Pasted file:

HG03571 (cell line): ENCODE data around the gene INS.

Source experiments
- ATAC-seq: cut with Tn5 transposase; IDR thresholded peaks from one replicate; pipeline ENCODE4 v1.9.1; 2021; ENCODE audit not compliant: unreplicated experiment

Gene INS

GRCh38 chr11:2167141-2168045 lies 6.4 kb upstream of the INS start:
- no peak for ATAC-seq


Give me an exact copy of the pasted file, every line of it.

HG03571 (cell line): ENCODE data around the gene INS.

Source experiments
- ATAC-seq: cut with Tn5 transposase; IDR thresholded peaks from one replicate; pipeline ENCODE4 v1.9.1; 2021; ENCODE audit not compliant: unreplicated experiment

Gene INS

GRCh38 chr11:2167141-2168045 lies 6.4 kb upstream of the INS start:
- no peak for ATAC-seq